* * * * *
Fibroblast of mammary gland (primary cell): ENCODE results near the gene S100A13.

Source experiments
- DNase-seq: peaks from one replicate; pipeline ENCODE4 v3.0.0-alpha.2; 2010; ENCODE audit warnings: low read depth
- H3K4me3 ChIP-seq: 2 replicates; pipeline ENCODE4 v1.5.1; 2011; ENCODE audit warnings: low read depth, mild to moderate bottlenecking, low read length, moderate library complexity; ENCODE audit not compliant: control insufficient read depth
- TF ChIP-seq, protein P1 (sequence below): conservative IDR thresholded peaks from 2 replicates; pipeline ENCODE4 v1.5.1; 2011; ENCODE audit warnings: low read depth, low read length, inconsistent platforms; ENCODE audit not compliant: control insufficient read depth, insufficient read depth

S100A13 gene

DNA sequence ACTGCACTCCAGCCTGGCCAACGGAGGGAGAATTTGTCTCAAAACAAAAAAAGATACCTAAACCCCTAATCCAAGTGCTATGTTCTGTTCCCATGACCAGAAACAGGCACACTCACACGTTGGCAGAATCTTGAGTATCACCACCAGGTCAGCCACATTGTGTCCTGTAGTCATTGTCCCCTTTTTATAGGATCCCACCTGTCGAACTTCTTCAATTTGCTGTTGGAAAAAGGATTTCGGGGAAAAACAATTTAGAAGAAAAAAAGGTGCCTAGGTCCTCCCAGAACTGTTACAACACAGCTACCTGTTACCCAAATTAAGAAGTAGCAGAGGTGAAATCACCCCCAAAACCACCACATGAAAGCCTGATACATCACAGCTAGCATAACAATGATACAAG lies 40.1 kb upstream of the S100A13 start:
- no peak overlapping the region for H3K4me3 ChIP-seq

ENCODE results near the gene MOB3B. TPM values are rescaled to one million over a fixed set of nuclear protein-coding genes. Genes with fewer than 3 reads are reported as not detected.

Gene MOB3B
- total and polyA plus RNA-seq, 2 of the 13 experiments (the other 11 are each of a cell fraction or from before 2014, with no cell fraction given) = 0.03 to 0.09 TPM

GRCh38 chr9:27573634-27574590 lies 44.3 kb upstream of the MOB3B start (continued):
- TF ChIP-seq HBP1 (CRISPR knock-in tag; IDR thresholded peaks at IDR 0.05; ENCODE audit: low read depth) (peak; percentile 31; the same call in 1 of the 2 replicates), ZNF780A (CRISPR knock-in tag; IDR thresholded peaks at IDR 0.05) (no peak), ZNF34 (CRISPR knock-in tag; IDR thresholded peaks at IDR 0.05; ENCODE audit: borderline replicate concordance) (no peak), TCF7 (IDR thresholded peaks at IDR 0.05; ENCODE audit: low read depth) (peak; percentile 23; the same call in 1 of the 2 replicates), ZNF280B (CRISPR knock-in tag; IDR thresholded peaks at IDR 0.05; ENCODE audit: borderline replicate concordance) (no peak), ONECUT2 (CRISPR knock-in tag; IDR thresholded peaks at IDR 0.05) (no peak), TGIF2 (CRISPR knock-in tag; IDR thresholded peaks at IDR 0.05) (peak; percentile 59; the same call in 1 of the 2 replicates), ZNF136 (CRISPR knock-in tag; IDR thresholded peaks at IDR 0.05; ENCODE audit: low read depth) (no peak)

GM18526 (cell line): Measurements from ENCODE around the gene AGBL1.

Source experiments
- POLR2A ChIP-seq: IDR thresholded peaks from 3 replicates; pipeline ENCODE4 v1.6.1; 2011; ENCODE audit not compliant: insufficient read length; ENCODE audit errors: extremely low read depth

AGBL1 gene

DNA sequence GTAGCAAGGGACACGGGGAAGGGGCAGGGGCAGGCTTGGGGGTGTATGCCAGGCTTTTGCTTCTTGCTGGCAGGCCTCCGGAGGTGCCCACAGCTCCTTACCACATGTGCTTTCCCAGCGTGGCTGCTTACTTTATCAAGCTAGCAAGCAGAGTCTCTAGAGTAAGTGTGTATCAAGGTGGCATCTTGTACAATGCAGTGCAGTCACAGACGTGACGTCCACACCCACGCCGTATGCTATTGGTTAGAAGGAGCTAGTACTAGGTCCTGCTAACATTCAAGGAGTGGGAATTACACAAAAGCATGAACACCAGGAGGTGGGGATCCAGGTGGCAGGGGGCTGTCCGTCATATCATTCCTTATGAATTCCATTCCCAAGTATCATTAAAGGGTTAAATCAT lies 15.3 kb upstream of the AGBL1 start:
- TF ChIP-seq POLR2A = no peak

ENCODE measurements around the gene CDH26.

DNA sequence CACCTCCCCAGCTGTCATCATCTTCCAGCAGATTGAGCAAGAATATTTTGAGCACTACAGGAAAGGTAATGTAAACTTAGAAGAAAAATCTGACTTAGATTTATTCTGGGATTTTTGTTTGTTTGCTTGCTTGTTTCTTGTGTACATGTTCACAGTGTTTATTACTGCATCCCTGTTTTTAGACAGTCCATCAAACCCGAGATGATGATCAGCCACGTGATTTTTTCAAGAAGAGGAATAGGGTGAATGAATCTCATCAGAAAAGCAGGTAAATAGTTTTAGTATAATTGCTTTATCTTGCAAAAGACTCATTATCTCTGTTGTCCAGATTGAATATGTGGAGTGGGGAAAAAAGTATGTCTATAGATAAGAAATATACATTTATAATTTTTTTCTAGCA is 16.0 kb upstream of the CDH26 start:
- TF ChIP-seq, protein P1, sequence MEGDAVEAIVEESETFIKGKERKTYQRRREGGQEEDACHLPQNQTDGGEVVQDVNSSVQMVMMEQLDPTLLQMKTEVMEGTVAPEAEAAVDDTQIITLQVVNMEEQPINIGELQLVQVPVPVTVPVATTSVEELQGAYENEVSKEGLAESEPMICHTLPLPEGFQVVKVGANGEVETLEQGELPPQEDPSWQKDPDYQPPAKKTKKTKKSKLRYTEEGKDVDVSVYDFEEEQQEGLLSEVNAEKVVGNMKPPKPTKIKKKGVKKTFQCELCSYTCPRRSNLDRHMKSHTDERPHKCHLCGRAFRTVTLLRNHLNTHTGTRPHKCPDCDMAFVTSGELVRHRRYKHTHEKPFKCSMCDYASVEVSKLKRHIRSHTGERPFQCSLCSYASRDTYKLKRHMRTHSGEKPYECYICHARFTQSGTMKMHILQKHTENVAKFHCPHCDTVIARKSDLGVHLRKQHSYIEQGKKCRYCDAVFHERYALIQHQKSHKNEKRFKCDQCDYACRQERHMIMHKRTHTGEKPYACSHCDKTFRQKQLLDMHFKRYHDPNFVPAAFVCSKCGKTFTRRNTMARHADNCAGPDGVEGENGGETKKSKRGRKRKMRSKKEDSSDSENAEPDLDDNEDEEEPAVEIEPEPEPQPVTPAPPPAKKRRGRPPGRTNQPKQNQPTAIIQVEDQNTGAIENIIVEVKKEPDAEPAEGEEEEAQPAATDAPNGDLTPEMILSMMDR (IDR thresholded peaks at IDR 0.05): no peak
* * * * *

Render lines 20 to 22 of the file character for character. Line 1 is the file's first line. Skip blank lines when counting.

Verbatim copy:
ENCODE measurements around the gene CDH26.

DNA sequence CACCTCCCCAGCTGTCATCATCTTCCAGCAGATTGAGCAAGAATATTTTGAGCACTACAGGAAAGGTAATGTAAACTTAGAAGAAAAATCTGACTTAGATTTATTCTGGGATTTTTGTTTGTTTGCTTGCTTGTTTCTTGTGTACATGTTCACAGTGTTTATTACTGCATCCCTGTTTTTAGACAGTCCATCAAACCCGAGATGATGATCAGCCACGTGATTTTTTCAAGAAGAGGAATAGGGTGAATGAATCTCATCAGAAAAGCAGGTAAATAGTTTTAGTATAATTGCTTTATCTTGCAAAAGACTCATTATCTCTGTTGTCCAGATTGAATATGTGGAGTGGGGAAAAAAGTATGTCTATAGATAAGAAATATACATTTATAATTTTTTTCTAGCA is 16.0 kb upstream of the CDH26 start:
- TF ChIP-seq, protein P1, sequence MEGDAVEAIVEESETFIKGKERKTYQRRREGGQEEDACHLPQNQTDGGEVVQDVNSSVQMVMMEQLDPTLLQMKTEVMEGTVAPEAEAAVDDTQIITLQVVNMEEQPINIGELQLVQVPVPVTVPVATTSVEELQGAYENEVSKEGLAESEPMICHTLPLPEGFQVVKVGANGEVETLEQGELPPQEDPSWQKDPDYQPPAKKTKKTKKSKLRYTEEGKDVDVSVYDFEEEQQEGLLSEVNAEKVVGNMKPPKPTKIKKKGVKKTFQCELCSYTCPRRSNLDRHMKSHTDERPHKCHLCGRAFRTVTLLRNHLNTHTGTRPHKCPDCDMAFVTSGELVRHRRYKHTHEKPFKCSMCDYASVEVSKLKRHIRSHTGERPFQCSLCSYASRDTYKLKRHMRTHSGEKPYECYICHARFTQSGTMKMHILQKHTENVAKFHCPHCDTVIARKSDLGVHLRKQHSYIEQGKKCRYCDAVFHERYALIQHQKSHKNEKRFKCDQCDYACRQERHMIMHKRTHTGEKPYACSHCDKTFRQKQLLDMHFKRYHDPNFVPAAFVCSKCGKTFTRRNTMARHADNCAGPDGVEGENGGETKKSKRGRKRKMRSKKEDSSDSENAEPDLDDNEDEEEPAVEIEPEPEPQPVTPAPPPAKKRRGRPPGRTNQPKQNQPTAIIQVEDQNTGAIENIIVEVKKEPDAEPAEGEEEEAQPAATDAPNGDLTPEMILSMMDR (IDR thresholded peaks at IDR 0.05): no peak